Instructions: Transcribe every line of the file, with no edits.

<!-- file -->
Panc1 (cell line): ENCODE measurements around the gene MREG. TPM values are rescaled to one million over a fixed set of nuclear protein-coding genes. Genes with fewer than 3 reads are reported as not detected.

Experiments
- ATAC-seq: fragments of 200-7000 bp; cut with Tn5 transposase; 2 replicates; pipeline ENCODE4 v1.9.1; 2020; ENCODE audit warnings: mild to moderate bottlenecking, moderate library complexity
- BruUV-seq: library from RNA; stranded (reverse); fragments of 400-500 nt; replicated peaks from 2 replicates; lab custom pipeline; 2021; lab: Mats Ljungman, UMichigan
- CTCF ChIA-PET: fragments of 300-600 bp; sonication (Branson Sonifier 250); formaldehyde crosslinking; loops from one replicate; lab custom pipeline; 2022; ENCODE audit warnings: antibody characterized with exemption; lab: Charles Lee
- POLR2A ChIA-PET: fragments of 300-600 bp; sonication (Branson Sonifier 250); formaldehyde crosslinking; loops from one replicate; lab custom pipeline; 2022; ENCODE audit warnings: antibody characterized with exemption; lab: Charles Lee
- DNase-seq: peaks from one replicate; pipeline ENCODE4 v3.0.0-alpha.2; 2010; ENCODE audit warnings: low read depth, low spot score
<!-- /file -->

Panc1 (cell line): ENCODE measurements around the gene MREG. TPM values are rescaled to one million over a fixed set of nuclear protein-coding genes. Genes with fewer than 3 reads are reported as not detected.

Experiments
- ATAC-seq: fragments of 200-7000 bp; cut with Tn5 transposase; 2 replicates; pipeline ENCODE4 v1.9.1; 2020; ENCODE audit warnings: mild to moderate bottlenecking, moderate library complexity
- BruUV-seq: library from RNA; stranded (reverse); fragments of 400-500 nt; replicated peaks from 2 replicates; lab custom pipeline; 2021; lab: Mats Ljungman, UMichigan
- CTCF ChIA-PET: fragments of 300-600 bp; sonication (Branson Sonifier 250); formaldehyde crosslinking; loops from one replicate; lab custom pipeline; 2022; ENCODE audit warnings: antibody characterized with exemption; lab: Charles Lee
- POLR2A ChIA-PET: fragments of 300-600 bp; sonication (Branson Sonifier 250); formaldehyde crosslinking; loops from one replicate; lab custom pipeline; 2022; ENCODE audit warnings: antibody characterized with exemption; lab: Charles Lee
- DNase-seq: peaks from one replicate; pipeline ENCODE4 v3.0.0-alpha.2; 2010; ENCODE audit warnings: low read depth, low spot score